Frank Rich: The Left Doesn't Have As Strong A Media Megaphone As The Right

New York Times columnist Frank Rich has said some astonishingly stupid things throughout his career, but a comment in Sunday's "The Bipartisanship Racket" might get on his top ten list.

In the eyes of this liberal writer working for the most powerful liberal newspaper in the country, the Left in this nation doesn't have as strong a media megaphone as the Right:

Beltway conventional wisdom is equally responsible for another myth promoted by No Labels: that the Move On left and the Tea Party right are equal contributors to America’s “hyperpartisanship.” In the real world, no one could seriously believe that activists on the left have the sway over Democratic leaders, starting with President Obama, that the Tea Party has over the G.O.P. Nor, with all due respect to MSNBC, does the left have a media megaphone to match the Tea Party’s alliance with the Murdoch empire, as led by Fox News, and the megastars of talk radio.

So, in Rich's view, the impact on political thought in this nation by Fox and the conservative talk radio hosts is greater than the combined influence of ABC, AP, CBS, CNN, HBO, HLN, Hollywood movies, MSNBC, NBC, Newsweek, New York magazine, NPR, PBS, Reuters, Showtime, the Boston Globe, the Los Angeles, the Miami Herald, the New York Times, the New Yorker, the San Francisco Chronicle, the Washington Post, Time magazine, and USA Today.

What's even more hysterical about this distorted view of the world is the number of liberal media members that share it.

To give readers an idea of the absurdity on display, Fox News on any given day averages about 1 million viewers an hour, double that in prime time.

By comparison, the evening news programs on the three broadcast networks typically get a combined 20 to 25 million sets of eyeballs. Their morning shows garner about 13 million viewers.

This means that the morning and evening news programs of the broadcast networks attract as much as 38 million viewers each week day. Add CNN, HLN, MSNBC, and PBS into the mix, and Fox's television impact is dwarfed by these liberal outlets.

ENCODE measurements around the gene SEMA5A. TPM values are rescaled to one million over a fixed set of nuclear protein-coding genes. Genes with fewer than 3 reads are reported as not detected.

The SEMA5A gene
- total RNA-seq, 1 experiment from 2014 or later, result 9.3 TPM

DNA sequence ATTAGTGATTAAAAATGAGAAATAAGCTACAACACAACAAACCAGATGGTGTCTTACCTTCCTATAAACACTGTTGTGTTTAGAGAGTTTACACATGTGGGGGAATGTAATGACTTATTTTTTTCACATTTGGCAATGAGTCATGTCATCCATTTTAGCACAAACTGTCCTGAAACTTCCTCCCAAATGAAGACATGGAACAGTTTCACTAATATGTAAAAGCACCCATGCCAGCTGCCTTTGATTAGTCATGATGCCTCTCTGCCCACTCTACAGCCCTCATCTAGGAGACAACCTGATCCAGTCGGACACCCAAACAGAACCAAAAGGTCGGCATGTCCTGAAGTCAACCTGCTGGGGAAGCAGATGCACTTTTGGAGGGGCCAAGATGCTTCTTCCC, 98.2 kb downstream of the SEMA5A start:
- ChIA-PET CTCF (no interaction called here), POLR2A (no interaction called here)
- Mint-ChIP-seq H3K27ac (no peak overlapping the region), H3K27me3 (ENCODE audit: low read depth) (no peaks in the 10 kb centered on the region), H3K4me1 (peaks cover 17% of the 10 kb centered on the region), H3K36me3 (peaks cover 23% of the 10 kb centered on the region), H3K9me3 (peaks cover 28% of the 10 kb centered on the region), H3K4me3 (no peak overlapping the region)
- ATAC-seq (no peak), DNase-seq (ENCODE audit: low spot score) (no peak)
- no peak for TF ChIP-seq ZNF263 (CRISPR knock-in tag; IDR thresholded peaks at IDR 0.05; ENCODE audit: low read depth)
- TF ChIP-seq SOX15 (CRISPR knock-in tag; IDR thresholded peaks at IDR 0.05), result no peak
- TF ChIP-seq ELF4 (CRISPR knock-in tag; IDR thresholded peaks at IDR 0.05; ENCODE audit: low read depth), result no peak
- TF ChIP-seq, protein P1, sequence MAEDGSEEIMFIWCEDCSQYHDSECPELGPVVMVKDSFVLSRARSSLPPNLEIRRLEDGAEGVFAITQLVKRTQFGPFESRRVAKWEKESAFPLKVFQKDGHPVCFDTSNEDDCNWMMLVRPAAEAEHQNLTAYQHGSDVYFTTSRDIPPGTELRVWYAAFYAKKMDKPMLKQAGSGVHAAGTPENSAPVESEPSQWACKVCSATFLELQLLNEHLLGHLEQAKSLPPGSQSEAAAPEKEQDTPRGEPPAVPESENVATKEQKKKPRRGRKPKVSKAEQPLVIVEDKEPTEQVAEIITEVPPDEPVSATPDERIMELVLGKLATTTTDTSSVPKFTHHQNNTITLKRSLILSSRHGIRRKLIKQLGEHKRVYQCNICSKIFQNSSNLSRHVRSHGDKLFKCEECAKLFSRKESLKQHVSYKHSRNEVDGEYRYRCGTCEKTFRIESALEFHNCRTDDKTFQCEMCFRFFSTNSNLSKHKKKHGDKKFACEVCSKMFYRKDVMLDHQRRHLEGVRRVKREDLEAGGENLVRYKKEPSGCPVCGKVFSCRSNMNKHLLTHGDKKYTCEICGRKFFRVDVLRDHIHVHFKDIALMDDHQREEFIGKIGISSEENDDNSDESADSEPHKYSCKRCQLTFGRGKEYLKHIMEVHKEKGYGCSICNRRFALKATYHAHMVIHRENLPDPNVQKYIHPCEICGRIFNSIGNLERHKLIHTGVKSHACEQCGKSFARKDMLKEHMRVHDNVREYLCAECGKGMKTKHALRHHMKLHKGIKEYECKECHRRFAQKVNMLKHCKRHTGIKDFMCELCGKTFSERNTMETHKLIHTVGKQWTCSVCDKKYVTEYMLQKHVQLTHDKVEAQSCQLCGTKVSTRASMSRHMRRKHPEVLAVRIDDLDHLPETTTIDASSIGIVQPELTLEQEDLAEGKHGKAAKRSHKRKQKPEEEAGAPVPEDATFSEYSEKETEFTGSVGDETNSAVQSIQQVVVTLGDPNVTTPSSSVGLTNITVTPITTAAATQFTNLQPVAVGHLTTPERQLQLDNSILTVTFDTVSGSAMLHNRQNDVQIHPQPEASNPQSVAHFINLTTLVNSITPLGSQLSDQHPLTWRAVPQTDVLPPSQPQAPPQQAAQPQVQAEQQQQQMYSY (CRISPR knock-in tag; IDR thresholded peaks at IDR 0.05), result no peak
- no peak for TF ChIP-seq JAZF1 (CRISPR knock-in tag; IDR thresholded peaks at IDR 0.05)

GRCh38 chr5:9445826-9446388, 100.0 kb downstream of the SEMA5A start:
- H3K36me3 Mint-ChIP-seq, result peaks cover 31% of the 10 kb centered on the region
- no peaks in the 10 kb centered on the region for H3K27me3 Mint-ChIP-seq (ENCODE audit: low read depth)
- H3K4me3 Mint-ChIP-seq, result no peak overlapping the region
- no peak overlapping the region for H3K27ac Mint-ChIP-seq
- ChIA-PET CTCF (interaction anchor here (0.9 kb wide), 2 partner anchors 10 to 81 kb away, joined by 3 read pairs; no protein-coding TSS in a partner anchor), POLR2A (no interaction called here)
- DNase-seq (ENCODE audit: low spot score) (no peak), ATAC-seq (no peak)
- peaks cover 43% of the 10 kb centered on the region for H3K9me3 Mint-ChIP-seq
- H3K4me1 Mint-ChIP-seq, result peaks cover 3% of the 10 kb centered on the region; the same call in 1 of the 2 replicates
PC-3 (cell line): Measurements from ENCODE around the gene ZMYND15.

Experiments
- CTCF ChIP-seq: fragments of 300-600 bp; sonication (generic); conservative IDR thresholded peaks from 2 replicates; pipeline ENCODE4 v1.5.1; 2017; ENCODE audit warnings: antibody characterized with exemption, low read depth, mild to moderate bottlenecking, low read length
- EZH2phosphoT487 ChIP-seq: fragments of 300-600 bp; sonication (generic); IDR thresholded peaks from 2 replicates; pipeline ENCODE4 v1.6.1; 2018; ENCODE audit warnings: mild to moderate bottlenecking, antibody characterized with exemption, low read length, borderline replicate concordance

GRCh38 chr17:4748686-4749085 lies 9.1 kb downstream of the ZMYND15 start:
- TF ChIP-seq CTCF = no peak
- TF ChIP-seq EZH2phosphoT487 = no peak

As for radio, according to the liberally biased Wikipedia, Rush Limbaugh, Sean Hannity, Glenn Beck, Mark Levin, Michael Savage, Neal Boortz, and Laura Ingraham attract 68 million listeners a week, or roughly 14 million per day. 

This means the morning and evening news broadcasts of ABC, CBS, and NBC reach significantly more than twice the audience of all the conservative talk radio hosts combined. 

When one factors in NPR's numbers, conservative dominance on AM radio isn't as large as advertised. NPR's "Morning Edition," "Fresh Air," and "All Things Considered" garner 21 million listeners per week, or 4 million per day.

As such, without including the liberal talkers such as Bill Press and Ed Schultz, or all the rest of NPR's programming, there's less than a ten million per day gain in conservative opinion via the radio. 

And we haven't even talked about the influence of all the liberal newspapers, wire services, and magazines in the country.

Add it all up, and Rich, along with all the other liberal press members bemoaning the media dominance of Fox and conservative radio talkers, are totally clueless of the actual facts.

Color me very unsurprised.

Noel Sheppard's picture

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